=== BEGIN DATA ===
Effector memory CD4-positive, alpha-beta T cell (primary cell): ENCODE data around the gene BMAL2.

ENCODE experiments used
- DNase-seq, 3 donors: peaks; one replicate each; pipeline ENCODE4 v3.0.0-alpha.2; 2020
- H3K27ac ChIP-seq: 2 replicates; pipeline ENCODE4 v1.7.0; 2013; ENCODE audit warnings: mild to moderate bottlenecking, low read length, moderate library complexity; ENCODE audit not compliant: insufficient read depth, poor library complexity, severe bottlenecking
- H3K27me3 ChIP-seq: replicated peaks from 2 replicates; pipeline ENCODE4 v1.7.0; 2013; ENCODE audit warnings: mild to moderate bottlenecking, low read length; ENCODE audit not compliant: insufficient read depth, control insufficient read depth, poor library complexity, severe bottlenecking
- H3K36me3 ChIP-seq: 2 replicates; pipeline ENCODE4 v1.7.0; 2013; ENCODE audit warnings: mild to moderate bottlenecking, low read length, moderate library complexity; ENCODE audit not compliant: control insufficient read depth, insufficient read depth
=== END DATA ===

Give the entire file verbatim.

Effector memory CD4-positive, alpha-beta T cell (primary cell): ENCODE data around the gene BMAL2.

ENCODE experiments used
- DNase-seq, 3 donors: peaks; one replicate each; pipeline ENCODE4 v3.0.0-alpha.2; 2020
- H3K27ac ChIP-seq: 2 replicates; pipeline ENCODE4 v1.7.0; 2013; ENCODE audit warnings: mild to moderate bottlenecking, low read length, moderate library complexity; ENCODE audit not compliant: insufficient read depth, poor library complexity, severe bottlenecking
- H3K27me3 ChIP-seq: replicated peaks from 2 replicates; pipeline ENCODE4 v1.7.0; 2013; ENCODE audit warnings: mild to moderate bottlenecking, low read length; ENCODE audit not compliant: insufficient read depth, control insufficient read depth, poor library complexity, severe bottlenecking
- H3K36me3 ChIP-seq: 2 replicates; pipeline ENCODE4 v1.7.0; 2013; ENCODE audit warnings: mild to moderate bottlenecking, low read length, moderate library complexity; ENCODE audit not compliant: control insufficient read depth, insufficient read depth